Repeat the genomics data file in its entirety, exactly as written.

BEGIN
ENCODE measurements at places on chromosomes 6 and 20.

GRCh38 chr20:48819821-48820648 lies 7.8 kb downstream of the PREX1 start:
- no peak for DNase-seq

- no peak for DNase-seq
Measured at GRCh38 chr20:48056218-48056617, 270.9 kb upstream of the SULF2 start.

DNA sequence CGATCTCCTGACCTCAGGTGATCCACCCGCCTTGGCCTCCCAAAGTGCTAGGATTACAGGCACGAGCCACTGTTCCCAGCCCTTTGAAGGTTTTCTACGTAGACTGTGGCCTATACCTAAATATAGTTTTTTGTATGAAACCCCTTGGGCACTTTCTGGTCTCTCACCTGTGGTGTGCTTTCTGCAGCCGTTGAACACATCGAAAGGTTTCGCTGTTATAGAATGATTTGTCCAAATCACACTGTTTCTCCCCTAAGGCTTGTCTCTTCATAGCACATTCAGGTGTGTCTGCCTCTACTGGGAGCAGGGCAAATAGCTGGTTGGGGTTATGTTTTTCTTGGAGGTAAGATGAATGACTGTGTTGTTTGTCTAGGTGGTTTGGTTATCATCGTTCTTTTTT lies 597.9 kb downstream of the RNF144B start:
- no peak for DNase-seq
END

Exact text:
ENCODE measurements at places on chromosomes 6 and 20.

GRCh38 chr20:48819821-48820648 lies 7.8 kb downstream of the PREX1 start:
- no peak for DNase-seq

- no peak for DNase-seq
Measured at GRCh38 chr20:48056218-48056617, 270.9 kb upstream of the SULF2 start.

DNA sequence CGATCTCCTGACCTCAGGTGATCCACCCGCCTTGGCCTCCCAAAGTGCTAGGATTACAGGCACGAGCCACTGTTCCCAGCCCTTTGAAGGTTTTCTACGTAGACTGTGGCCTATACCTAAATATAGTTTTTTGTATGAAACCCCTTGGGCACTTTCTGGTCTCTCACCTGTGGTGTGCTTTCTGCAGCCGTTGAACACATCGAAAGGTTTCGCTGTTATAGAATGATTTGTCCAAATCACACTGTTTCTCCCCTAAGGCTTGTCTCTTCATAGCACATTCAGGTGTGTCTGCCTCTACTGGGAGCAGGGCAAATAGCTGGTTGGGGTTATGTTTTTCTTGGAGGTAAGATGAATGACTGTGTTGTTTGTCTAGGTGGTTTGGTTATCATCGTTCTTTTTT lies 597.9 kb downstream of the RNF144B start:
- no peak for DNase-seq